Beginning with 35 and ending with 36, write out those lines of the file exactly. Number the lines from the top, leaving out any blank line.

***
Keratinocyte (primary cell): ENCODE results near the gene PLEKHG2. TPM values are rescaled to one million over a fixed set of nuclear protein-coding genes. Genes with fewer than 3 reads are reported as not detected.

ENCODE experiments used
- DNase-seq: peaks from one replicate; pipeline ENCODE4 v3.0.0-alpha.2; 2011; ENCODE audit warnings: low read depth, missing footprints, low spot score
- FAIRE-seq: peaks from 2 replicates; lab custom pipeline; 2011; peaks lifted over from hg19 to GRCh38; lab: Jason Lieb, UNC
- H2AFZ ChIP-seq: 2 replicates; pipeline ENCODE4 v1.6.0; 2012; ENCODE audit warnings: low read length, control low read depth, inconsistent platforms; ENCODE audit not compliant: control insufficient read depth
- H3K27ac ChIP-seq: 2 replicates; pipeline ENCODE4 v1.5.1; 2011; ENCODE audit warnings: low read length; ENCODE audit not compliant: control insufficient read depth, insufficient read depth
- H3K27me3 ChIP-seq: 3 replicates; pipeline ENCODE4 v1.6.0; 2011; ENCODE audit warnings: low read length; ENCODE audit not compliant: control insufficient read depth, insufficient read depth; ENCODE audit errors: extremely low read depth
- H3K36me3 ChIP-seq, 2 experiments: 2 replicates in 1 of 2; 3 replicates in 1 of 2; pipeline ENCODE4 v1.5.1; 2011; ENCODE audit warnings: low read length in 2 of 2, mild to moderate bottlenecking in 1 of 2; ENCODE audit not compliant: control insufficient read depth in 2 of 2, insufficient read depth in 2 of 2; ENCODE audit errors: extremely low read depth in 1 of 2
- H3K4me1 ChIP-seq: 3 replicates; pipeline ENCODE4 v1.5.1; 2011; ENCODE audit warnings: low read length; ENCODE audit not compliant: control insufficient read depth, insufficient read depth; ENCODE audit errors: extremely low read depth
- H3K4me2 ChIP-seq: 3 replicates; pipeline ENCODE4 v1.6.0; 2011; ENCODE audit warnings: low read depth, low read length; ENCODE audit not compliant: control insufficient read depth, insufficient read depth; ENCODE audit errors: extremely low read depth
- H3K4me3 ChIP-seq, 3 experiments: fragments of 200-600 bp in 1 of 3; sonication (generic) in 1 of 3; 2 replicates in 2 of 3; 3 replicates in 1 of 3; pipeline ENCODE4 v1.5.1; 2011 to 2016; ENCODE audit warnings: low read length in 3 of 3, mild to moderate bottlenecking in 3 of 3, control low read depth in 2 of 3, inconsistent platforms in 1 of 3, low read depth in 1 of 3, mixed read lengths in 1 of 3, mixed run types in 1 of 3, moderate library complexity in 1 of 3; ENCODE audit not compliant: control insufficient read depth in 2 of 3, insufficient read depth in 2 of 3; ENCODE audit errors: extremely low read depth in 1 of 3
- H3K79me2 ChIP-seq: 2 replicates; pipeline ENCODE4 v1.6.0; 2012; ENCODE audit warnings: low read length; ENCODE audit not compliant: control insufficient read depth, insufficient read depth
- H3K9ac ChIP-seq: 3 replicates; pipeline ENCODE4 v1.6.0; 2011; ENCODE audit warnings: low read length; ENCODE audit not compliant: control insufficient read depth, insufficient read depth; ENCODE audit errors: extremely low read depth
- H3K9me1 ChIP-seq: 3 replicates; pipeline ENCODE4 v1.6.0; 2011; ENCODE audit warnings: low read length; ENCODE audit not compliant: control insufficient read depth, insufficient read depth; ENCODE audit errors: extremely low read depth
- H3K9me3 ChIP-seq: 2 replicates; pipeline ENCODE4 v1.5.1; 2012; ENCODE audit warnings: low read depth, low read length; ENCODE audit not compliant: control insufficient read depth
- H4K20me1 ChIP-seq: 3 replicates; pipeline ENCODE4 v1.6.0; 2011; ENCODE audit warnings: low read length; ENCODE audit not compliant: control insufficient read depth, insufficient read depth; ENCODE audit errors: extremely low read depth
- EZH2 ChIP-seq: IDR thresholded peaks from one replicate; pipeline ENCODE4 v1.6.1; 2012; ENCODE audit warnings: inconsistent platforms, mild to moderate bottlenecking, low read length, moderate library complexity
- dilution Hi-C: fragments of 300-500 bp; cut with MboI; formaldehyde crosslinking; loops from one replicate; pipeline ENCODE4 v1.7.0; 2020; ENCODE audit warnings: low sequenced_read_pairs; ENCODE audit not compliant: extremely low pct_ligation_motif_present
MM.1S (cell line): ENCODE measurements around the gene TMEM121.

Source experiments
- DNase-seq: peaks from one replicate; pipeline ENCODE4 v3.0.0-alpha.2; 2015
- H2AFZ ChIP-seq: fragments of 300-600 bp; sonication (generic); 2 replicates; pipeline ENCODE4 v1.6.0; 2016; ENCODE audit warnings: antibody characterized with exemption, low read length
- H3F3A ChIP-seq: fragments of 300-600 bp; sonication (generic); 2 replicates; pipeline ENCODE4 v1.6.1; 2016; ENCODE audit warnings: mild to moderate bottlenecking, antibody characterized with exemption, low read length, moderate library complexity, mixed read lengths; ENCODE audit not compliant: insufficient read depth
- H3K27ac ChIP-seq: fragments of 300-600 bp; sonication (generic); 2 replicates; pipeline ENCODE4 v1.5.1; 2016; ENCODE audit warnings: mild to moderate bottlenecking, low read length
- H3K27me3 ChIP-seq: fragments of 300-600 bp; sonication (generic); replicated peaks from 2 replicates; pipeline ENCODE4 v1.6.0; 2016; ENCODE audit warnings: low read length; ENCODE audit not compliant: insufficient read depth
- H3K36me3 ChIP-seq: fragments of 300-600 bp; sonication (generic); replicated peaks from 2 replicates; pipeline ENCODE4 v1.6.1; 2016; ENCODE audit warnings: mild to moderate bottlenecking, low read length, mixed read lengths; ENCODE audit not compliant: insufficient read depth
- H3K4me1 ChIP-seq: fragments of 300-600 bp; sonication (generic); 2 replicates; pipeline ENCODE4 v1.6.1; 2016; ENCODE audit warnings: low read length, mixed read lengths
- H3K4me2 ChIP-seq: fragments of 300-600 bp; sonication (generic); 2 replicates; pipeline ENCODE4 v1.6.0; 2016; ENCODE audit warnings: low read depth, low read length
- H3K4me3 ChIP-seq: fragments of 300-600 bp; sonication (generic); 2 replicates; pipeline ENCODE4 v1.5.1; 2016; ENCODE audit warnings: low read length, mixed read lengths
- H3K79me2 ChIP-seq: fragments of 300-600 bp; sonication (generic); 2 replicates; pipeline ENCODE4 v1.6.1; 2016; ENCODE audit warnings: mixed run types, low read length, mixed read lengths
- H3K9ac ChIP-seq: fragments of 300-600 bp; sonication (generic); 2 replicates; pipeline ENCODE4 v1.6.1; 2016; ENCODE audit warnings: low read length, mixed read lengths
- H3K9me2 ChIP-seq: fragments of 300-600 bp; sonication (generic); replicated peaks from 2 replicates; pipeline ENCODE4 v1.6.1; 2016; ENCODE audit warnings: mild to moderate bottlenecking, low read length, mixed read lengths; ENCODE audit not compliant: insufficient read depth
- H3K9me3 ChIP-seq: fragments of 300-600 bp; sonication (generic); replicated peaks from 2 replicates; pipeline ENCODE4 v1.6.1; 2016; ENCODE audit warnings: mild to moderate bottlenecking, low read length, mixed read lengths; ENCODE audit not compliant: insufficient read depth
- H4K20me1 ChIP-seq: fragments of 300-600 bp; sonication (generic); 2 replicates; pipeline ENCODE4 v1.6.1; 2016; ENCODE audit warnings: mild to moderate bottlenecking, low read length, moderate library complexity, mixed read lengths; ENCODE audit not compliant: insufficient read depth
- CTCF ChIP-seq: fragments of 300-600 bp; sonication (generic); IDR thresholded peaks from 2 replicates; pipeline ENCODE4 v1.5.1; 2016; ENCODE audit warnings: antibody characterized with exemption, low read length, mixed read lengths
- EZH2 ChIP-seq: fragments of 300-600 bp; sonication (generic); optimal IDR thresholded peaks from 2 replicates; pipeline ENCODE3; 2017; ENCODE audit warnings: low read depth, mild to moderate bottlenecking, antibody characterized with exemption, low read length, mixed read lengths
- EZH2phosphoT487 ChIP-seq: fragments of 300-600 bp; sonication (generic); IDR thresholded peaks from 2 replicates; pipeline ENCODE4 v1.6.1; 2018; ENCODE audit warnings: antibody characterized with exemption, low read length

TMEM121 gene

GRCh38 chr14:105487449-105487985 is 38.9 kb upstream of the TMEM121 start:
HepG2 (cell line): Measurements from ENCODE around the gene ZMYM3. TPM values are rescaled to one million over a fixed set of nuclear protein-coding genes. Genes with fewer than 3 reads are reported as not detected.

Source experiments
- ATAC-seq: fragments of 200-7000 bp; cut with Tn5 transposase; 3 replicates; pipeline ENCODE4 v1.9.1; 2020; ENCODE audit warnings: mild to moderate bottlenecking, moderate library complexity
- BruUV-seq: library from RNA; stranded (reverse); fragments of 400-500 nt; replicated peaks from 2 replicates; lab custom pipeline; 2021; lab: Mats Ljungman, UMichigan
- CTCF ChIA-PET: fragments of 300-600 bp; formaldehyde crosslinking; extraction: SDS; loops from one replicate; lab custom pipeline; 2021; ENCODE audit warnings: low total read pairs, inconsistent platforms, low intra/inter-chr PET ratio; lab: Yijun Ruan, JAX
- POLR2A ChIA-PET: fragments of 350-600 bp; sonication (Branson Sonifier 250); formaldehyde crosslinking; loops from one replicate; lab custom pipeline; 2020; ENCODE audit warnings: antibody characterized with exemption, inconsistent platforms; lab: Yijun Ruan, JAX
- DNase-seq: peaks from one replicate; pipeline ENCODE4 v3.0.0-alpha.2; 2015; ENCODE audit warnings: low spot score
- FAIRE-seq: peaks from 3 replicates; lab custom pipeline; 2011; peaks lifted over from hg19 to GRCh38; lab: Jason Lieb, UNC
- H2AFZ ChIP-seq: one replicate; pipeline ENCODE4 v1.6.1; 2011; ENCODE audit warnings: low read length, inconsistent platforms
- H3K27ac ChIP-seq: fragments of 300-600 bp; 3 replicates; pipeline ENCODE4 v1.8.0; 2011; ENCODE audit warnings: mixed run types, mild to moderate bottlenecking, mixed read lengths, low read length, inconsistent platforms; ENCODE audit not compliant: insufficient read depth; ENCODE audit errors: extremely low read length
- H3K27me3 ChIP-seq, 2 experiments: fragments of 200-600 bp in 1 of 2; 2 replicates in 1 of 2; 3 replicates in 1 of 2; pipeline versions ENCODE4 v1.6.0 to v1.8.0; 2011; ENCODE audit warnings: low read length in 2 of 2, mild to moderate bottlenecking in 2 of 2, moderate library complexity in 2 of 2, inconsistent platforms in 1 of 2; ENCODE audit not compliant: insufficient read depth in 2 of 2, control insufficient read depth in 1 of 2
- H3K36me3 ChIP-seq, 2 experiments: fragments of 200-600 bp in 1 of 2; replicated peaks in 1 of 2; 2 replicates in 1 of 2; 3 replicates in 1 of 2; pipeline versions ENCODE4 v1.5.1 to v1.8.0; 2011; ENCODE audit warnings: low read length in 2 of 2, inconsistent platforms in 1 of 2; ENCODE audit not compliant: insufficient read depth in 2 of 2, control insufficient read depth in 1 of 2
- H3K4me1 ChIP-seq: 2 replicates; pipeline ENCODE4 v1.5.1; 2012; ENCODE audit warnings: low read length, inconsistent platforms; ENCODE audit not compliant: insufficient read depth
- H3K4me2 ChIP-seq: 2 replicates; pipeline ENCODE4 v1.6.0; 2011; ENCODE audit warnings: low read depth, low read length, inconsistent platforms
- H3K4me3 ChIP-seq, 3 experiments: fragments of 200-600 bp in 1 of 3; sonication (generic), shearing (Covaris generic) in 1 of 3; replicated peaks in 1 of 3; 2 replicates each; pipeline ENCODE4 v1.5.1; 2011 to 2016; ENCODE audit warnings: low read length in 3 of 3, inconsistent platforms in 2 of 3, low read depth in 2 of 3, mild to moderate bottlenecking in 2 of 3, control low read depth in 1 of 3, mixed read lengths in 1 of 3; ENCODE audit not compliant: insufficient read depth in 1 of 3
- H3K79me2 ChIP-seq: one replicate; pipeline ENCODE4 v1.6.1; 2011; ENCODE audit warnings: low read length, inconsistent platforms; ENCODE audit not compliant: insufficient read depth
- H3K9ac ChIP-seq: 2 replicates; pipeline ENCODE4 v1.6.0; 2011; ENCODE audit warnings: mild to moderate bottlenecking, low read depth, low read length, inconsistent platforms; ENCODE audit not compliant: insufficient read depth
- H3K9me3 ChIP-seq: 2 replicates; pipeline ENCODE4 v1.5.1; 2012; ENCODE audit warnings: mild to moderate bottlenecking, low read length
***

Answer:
- CTCF ChIP-seq: fragments of 300-600 bp; sonication (generic); IDR thresholded peaks from 2 replicates; pipeline ENCODE4 v1.5.1; 2016; ENCODE audit warnings: antibody characterized with exemption, low read length, mixed read lengths
- EZH2 ChIP-seq: fragments of 300-600 bp; sonication (generic); optimal IDR thresholded peaks from 2 replicates; pipeline ENCODE3; 2017; ENCODE audit warnings: low read depth, mild to moderate bottlenecking, antibody characterized with exemption, low read length, mixed read lengths